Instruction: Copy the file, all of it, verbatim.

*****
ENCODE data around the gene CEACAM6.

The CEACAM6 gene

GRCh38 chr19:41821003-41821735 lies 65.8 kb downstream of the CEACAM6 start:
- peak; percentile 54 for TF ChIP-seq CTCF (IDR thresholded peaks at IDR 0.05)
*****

ENCODE data around the gene CEACAM6.

The CEACAM6 gene

GRCh38 chr19:41821003-41821735 lies 65.8 kb downstream of the CEACAM6 start:
- peak; percentile 54 for TF ChIP-seq CTCF (IDR thresholded peaks at IDR 0.05)